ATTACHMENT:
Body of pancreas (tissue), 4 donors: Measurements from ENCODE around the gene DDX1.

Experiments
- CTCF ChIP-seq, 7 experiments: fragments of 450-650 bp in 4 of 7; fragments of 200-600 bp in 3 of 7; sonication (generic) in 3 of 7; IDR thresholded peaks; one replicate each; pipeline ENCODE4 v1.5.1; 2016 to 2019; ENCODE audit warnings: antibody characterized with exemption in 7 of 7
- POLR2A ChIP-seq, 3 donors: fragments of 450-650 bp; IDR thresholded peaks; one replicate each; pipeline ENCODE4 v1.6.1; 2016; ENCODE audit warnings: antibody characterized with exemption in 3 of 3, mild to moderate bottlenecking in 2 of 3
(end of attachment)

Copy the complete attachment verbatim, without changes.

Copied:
Body of pancreas (tissue), 4 donors: Measurements from ENCODE around the gene DDX1.

Experiments
- CTCF ChIP-seq, 7 experiments: fragments of 450-650 bp in 4 of 7; fragments of 200-600 bp in 3 of 7; sonication (generic) in 3 of 7; IDR thresholded peaks; one replicate each; pipeline ENCODE4 v1.5.1; 2016 to 2019; ENCODE audit warnings: antibody characterized with exemption in 7 of 7
- POLR2A ChIP-seq, 3 donors: fragments of 450-650 bp; IDR thresholded peaks; one replicate each; pipeline ENCODE4 v1.6.1; 2016; ENCODE audit warnings: antibody characterized with exemption in 3 of 3, mild to moderate bottlenecking in 2 of 3